Thursday, November 06, 2014


You may have seen this story:
Some South Carolina voters are upset over an exit poll they received which referenced race and slavery.

The poll, which was handed out to voters in Charleston, Columbia, Greenville and Spartanburg asked them to agree or disagree on statements on whether blacks don't work hard enough to advance economically, are too demanding in their pursuit of equal rights and are hindered by the effects of slavery and discrimination....

The poll was conducted by David Woodard, a political science professor at Clemson University. Woodard said he was trying to prove that race has no bearing on whether whites vote for political candidates.

"It was designed to take advantage of a political moment of Senator Tim Scott's election as the first African-American from a southern state since reconstruction," said Woodard. "It was not designed to be provocative." ...
A Daily Kos diarist named AyDeeTheGreat has posted an image of the poll questionnaire; she quotes a few of the questions:
Over the past few years, blacks have gotten less than they deserve: Agree Disagree

... Blacks are getting too demanding in their push for equal rights: Agree Disagree

... It's really a matter of some people not trying hard enough; if blacks would only try harder, they could be as well off as blacks: Agree Disagree
Mashable clarifies what's going on ... somewhat:
... it turns out that the poll was worded this way on purpose. Researchers took the questions, word for word, from the Modern Racism Scale -- a psychological test developed in 1986 that can be used to determine an individual's inherent discriminations.
That's true -- here are some of the Modern Racism Scale's questions; we're told here that the scale was developed because it's subtler than earlier ways of measuring racial prejudice:
Current measures of racism (e.g., the MRS) were developed because older scales used very blatant questions to gauge racism–for example, "Do you agree or disagree that African Americans are inferior to Caucasians?" or "Do you think that it is a bad idea for African Americans and Caucasians to intermarry?"
But the MRS is 28 years old now, and its questions seems as unsubtle now as those on earlier surveys.

Another point that needs making, however, is that Professor Woodard isn't coming from a neutral perspective. As his profile on the Clemson website notes, he's not just a professor:
In addition he is a political consultant for Republican candidates. Former clients includ: Senator Jim DeMint (R-SC), Senator Lindsey Graham (R-SC), Former Congressman Gresham Barrett (R-SC), Congressman Trey Gowdy (R-SC), and Congressman Jeff Duncan (R-SC).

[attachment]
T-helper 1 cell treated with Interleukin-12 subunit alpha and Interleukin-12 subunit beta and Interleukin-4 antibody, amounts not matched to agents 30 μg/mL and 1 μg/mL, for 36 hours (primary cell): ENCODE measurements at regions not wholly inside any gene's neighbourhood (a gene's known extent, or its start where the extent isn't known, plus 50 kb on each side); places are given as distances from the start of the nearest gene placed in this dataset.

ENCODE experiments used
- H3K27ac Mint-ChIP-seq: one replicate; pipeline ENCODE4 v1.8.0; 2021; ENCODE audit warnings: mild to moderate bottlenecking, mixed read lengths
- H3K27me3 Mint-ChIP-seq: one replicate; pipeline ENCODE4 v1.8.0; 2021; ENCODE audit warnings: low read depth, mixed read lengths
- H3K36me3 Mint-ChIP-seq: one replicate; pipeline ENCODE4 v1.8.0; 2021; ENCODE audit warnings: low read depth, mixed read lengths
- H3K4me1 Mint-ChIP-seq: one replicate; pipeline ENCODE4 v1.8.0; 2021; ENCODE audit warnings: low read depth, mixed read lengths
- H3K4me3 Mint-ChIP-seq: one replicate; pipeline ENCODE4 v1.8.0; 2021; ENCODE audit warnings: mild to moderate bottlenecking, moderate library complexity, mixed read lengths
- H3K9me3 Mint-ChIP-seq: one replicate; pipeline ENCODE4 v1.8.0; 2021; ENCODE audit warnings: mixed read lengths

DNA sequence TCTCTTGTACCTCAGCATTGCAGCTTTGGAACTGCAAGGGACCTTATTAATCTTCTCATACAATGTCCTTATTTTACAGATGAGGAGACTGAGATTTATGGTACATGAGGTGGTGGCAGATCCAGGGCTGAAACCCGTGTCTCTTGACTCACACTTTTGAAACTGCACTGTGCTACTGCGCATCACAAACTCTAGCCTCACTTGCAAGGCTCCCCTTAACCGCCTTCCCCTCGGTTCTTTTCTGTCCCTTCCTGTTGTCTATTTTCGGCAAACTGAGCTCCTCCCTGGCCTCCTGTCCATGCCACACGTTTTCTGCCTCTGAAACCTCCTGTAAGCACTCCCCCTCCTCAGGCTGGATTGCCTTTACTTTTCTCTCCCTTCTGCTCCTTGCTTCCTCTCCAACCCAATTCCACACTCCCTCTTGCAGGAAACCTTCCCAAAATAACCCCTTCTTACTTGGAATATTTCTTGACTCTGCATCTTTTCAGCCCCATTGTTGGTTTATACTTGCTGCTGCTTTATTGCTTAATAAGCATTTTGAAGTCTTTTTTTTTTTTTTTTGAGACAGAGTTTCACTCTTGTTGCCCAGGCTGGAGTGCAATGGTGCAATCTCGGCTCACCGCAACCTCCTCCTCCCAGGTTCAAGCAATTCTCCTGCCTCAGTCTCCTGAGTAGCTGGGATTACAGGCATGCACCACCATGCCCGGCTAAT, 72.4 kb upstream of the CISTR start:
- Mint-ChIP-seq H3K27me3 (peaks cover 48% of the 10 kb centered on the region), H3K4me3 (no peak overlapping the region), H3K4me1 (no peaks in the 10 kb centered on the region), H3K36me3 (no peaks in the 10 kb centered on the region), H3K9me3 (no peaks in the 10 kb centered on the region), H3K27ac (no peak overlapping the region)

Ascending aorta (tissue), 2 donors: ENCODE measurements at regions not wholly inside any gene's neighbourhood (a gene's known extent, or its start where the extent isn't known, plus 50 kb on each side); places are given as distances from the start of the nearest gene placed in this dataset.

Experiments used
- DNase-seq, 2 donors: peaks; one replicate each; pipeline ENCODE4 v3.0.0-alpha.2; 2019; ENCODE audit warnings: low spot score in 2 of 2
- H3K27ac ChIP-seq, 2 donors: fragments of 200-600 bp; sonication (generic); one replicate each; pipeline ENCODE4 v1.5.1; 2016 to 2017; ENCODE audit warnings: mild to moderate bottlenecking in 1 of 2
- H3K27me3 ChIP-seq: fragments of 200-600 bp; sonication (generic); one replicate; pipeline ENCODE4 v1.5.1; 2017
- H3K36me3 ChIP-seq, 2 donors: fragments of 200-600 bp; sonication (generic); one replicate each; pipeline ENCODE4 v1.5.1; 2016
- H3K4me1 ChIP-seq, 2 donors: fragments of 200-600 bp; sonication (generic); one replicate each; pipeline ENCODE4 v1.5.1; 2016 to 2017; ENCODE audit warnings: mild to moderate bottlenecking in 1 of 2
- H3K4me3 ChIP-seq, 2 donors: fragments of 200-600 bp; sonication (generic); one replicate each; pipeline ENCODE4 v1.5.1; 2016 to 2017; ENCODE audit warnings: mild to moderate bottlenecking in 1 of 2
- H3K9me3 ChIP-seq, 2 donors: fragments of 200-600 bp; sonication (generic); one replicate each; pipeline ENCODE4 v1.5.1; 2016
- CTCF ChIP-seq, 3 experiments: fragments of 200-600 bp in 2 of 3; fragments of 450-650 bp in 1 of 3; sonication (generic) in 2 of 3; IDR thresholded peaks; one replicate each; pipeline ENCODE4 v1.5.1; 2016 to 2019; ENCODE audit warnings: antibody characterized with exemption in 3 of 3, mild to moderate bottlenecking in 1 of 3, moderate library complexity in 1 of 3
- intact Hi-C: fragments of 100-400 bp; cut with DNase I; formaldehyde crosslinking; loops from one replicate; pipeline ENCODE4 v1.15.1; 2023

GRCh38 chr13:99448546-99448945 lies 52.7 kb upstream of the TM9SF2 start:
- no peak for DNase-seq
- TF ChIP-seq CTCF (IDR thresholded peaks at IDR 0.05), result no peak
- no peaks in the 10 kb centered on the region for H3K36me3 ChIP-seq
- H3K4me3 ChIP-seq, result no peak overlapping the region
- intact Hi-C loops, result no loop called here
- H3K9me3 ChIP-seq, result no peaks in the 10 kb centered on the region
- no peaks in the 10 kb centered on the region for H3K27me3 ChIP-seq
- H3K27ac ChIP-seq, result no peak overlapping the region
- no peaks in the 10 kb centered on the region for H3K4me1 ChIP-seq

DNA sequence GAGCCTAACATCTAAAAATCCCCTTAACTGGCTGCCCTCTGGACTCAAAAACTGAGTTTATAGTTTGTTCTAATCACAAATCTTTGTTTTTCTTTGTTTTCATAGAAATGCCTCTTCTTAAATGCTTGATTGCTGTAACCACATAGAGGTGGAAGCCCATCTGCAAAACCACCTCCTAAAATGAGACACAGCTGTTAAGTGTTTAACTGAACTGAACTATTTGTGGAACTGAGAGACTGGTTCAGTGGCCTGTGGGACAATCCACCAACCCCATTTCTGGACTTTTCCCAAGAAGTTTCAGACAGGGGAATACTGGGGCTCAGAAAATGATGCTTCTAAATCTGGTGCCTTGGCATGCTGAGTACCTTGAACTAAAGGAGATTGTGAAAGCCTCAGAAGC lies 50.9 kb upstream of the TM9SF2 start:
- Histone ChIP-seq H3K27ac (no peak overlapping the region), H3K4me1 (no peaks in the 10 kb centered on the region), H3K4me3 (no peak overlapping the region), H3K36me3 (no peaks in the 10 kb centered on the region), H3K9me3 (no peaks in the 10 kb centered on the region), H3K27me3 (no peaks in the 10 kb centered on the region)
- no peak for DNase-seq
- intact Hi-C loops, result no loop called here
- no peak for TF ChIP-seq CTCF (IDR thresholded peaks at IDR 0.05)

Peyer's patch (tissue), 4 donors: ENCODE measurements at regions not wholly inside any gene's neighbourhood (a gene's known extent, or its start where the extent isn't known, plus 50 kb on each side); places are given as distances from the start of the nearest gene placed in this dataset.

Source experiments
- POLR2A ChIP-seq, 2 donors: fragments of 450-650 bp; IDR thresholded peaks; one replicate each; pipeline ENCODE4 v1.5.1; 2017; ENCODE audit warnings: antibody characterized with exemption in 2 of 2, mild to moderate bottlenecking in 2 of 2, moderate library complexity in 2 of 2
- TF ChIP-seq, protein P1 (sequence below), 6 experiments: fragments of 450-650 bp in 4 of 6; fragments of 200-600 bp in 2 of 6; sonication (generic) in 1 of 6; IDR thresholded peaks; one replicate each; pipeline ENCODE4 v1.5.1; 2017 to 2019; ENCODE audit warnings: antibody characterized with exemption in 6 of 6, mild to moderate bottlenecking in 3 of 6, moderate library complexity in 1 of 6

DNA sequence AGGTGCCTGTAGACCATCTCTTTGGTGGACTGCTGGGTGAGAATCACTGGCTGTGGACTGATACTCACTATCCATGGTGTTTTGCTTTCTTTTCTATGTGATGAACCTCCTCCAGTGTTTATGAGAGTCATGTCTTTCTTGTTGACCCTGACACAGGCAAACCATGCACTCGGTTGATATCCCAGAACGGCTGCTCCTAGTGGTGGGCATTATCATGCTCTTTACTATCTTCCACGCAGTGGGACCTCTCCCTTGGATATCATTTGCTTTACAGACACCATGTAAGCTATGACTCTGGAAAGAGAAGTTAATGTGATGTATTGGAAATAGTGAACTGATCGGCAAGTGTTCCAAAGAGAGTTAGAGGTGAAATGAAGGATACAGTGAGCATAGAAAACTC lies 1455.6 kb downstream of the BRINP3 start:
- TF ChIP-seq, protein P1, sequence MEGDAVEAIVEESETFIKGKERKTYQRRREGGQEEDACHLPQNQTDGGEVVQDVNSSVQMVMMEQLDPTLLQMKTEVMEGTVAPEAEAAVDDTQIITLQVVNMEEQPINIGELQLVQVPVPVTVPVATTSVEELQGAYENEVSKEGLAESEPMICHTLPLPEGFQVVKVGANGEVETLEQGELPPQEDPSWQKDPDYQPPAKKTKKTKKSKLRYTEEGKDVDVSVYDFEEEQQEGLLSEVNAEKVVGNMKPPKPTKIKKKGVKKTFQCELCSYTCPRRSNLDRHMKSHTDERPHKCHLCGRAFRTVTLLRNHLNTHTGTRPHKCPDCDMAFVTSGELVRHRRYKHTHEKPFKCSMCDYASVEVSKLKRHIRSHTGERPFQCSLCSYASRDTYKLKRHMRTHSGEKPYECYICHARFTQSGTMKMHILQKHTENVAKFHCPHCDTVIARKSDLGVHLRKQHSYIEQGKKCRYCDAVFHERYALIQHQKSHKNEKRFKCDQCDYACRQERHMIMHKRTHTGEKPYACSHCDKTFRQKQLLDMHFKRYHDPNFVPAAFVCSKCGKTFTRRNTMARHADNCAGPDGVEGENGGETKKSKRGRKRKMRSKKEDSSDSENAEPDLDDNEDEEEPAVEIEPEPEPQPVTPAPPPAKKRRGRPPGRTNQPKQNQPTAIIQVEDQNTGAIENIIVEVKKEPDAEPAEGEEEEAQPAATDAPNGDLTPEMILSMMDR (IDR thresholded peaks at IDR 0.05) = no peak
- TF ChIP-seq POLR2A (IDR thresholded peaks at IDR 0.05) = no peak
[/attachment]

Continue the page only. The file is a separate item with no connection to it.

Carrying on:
And not only did he work as a consultant for Jim DeMint, he also coauthored this book with him:

Yes, that's a blurb from Rush Limbaugh on the cover. ("Big government liberalism and a decline in our culture must be stopped. For ammunition in the fight ahead, read Why We Whisper.") The book was also praised by Willim Bennett, Chuck Colson, and Tony Perkins of the Family Research Council "Why We Whisper is a clarion call to exercise our First Freedoms in a time of moral confusion").

Publishers Weekly says of the authors:
... their intent is specific: to expose left-leaning bias in the "value-free" rulings supported by morally relativistic secularists in legislation, court cases and the mainstream media. Referencing numerous hot-button issues -- gay marriage, divorce, cohabitation, abortion, pornography and gambling among them -- the authors review in fine detail a number of arguments (many familiar) about the societal and economical damage suffered by an America rapidly replacing foundational virtues with unstable secularist values.
Woodard is also the author of two books about the greatness of Reagan, as well as a book called The Politics of Morality: Portraits in Seven Lives (the seven lives include the aforementioned Chuck Colson as well as William F. Buckley, Russell Kirk, and Michael Novak). Oh, and did I mention that Woodard is the Thurmond Professor of Political Science at Clemson -- as in Strom Thurmond?

Oh, and he also responded to a recent anti-racism protest at Clemson be describing it as "fascism."

It's obvious that on Election Day Woodard was trying to demonstrate that conservatives, specifically conservatives who vote for the very conservative African-American senator Tim Scott, are the true racial visionaries. He was doing so to glorify a party for which he's been a regular consultant, using a survey on which any idiot could figure out the "right" answers. His motives aren't hard to figure out.


Victor said...

Not too subtle, eh?

flarenut said...

Any time a social scientist says that they're doing a survey to prove something, they're committing professional malpractice. Surveys are supposed to test hypotheses.

dpjbro said...

You'd think a Thurmond professor of poly sci would already have enough conservative cred without having to resort to this scam.